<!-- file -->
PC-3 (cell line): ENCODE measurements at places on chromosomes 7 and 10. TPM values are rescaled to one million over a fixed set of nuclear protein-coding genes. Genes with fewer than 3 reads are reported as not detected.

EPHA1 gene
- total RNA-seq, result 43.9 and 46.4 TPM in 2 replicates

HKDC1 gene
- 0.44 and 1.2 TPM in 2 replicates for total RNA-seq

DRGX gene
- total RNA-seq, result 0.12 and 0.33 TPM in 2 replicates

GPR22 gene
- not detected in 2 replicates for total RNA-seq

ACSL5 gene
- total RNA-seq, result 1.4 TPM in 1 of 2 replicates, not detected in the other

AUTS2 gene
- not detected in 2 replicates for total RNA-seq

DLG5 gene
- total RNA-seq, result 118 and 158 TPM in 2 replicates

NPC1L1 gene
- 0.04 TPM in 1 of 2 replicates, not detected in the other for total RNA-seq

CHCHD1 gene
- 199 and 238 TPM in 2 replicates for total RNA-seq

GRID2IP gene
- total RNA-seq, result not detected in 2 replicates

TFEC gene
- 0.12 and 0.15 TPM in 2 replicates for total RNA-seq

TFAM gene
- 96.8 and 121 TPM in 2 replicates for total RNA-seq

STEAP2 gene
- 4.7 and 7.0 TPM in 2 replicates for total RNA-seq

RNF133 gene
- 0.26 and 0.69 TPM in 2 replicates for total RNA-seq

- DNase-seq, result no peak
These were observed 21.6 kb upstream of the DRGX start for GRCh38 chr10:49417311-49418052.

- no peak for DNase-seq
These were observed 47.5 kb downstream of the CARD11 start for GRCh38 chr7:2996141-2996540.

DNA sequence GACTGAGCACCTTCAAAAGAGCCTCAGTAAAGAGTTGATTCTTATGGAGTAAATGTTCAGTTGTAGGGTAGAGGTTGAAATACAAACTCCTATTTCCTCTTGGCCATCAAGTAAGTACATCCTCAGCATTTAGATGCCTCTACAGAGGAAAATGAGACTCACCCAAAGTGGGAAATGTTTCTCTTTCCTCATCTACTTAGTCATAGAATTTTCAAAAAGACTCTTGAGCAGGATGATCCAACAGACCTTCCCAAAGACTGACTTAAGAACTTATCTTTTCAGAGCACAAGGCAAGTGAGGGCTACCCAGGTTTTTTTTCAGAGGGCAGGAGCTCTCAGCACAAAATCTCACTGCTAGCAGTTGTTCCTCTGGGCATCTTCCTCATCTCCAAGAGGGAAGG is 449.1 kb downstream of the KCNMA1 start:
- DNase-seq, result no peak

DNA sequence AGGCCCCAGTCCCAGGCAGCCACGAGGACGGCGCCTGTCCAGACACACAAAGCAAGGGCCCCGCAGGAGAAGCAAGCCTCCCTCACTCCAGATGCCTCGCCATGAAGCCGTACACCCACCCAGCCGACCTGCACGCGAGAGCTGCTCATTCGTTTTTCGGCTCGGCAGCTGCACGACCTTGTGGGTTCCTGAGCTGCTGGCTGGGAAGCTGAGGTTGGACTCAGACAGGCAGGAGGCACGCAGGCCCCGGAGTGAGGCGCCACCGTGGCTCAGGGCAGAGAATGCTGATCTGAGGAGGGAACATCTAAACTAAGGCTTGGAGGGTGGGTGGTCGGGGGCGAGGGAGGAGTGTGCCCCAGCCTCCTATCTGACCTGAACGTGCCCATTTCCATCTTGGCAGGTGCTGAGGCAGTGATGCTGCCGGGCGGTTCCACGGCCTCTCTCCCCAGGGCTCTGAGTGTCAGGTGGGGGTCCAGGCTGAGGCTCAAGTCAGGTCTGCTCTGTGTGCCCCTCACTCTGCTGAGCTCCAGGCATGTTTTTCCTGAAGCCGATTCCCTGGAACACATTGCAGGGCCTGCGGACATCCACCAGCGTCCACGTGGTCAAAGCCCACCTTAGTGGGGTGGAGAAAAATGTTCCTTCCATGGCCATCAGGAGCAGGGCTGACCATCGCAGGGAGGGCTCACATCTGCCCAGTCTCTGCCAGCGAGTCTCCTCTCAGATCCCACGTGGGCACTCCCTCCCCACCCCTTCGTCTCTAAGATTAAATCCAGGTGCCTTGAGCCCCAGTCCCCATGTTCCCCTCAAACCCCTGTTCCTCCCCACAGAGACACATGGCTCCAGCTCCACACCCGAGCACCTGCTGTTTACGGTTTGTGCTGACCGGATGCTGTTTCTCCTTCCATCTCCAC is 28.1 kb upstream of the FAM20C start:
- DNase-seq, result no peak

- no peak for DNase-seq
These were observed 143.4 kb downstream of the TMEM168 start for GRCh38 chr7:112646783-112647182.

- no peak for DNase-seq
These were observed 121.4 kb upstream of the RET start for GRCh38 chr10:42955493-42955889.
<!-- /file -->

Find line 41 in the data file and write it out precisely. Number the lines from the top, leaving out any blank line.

These were observed 121.4 kb upstream of the RET start for GRCh38 chr10:42955493-42955889.